The sensual poems in this debut collection are driven by curiosity, hunger and queer desire. Flora and foods are described as teasing mystery, with cheeky detail:

I’m thinking of how mushrooms will haunt a wet log like bulbous ghosts


The chicken is spatchcocked & nothing

like a book, but it lies open & creases

where its spine once was.


For as long as it take a single drop of condensation to roll its path

down the curve of a mojito glass before it’s lost in the bare wood of the table,

everything is held // in its hall of mirrors

An unusual devotion to ampersands; an erotic response to statuary, reminiscent of Richard Scott; alternating between bold sexuality and masochism to the point of not even wanting to exist; a central essay on the Orlando nightclub shooting and videogames – the book kept surprising me. I loved the fertile imagery, and appreciated Regan’s exploration of a nonbinary identity:

Often I envy the Scandinavians for their months of sun,

unpunctuated. I think I want some kind of salad. I want to feel like a real boy, sometimes.


Thank you

for this chain of daisies to wear around my neck — it makes me look so pretty.

Highly recommended, especially to readers of Séan Hewitt and Stephen Sexton.

With thanks to Carcanet Press for the free copy for review.


Does one of these books appeal to you?

15 responses

  1. I’d read the poetry. The dementia book is scary – I watched The Father with Anthony Hopkins last night (on Prime) and it was amazing, so clever and so sad.

    Liked by 2 people

    1. Not as scary as the dementia memoirs I’ve read from carers’ perspectives — knowing from the inside what she feels and experiences is really valuable.

      Liked by 1 person

  2. Interesting books, very ably reviewed. Of the three, Regan’s poetry is far the most interesting (I liked the poem about the grapefruit!).

    Liked by 1 person

    1. Thanks. I do love the grapefruit poem! All the foodie ones, really.


  3. The dementia book looks really useful at the moment, although I suppose there is a difference in early-onset in that the body itself is not as frail as when an older person is experiencing it.

    Liked by 1 person

    1. True. She’s lucky that she can still live alone, at home, though she knows that won’t be her reality forever. I felt I learnt a lot from reading this one.

      Liked by 1 person

  4. That grapefruit poem makes me want to get one! I love grapefruit.

    The dementia book from the view of a person living with it sounds fascinating. I’m glad something like this exists.

    Liked by 1 person

    1. Ha ha, I’m not a grapefruit fan, though I do love blood oranges. I was intrigued by the use of the fruit as a metaphor for masochism!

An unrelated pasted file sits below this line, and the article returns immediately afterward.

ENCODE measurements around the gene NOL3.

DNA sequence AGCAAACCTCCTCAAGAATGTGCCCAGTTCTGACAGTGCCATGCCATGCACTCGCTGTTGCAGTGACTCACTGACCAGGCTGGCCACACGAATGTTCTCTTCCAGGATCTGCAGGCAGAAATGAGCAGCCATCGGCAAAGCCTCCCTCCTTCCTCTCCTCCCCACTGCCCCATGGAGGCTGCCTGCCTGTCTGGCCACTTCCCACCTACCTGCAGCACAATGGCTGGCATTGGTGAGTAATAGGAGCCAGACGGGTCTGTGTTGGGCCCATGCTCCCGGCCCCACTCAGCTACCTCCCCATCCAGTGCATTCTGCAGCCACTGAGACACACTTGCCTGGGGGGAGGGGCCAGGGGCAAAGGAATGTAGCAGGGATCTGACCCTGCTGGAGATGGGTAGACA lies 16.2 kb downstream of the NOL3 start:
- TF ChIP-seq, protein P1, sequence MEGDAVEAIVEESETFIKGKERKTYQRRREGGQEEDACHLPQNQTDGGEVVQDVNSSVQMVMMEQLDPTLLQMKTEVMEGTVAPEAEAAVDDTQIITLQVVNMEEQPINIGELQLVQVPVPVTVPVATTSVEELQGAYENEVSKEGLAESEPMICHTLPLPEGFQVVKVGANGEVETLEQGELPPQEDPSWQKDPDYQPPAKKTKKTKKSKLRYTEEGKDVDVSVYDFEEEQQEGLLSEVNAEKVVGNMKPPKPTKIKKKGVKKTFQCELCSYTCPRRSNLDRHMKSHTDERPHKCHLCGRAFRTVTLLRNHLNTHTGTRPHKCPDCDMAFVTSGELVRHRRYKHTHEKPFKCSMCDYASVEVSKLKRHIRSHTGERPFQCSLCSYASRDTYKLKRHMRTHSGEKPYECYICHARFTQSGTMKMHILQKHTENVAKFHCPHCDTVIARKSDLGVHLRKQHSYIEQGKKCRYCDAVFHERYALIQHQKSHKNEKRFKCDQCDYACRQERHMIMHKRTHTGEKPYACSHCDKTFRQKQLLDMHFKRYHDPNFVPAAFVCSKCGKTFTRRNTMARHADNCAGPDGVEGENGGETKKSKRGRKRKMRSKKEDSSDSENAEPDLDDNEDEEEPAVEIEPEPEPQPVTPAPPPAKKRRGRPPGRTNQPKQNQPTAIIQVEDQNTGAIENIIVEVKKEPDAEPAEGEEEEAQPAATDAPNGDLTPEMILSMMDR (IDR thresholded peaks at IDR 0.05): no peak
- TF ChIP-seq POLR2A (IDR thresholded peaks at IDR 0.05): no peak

Liked by 1 person

  5. The Regan looks enticing. I’m too near the possibility of dementia myself to want to do anything but stick my head in the sand, and you’ve by no means sold the Blackburn!

    Liked by 1 person

    1. Alas, the Blackburn is the worst thing I’ve read in a long time. Normally I’d just politely not say anything about a book I so disliked, but I felt readers needed to be clear on what they’re getting into with it.

      Liked by 1 person

  6. staciachapmanbookish | Reply

    Like Annabel & Margaret, Mitchell’s book, on the surface, sounds like it could be a challenging read (especially for me – having a close relative with the disease). However, you share that there are some informative features shared in the book about the importance of focusing on what people (who have this disease – any perhaps all of us?) are still able to do and to find meaning and pleasant moments despite affilictions. I think I will pick up the book and read it in small doses – it sounds informative and for some of us, not something we can deny as a possibility in life… Thank you for sharing this one!

    Liked by 1 person

    1. I enjoy getting glimpses into other lives, and my attitude is that it’s always better to learn more rather than to avoid a subject because it seems scary. I know that Mitchell’s first book is available in the USA, but I’m not sure about this new one.


  7. Not particularly. But I really want a grapefruit now.

    Liked by 1 person

    1. You and Laila! Well, it’s appropriate that Regan made you crave one. His poems of desire did their work!


  8. […] Some Integrity by Padraig Regan: The sensual poems in this debut collection are driven by curiosity, hunger and queer desire. Flora and foods are described as teasing mystery, with cheeky detail. An unusual devotion to ampersands; an erotic response to statuary; alternating between bold sexuality and masochism to the point of not even wanting to exist; a central essay on the Orlando nightclub shooting and videogames – the book kept surprising me. I loved the fertile imagery, and appreciated Regan’s exploration of a nonbinary identity. […]